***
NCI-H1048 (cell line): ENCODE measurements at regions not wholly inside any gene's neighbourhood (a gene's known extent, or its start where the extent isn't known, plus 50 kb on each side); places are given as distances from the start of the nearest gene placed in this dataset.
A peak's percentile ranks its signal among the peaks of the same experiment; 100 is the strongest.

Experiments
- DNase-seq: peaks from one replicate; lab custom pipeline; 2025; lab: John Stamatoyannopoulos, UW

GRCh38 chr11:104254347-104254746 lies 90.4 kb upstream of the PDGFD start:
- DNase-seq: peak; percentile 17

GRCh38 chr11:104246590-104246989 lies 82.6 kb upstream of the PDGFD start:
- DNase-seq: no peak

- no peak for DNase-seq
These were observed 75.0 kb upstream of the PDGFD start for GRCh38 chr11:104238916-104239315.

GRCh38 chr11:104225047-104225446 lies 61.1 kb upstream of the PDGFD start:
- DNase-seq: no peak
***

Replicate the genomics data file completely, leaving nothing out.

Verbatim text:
NCI-H1048 (cell line): ENCODE measurements at regions not wholly inside any gene's neighbourhood (a gene's known extent, or its start where the extent isn't known, plus 50 kb on each side); places are given as distances from the start of the nearest gene placed in this dataset.
A peak's percentile ranks its signal among the peaks of the same experiment; 100 is the strongest.

Experiments
- DNase-seq: peaks from one replicate; lab custom pipeline; 2025; lab: John Stamatoyannopoulos, UW

GRCh38 chr11:104254347-104254746 lies 90.4 kb upstream of the PDGFD start:
- DNase-seq: peak; percentile 17

GRCh38 chr11:104246590-104246989 lies 82.6 kb upstream of the PDGFD start:
- DNase-seq: no peak

- no peak for DNase-seq
These were observed 75.0 kb upstream of the PDGFD start for GRCh38 chr11:104238916-104239315.

GRCh38 chr11:104225047-104225446 lies 61.1 kb upstream of the PDGFD start:
- DNase-seq: no peak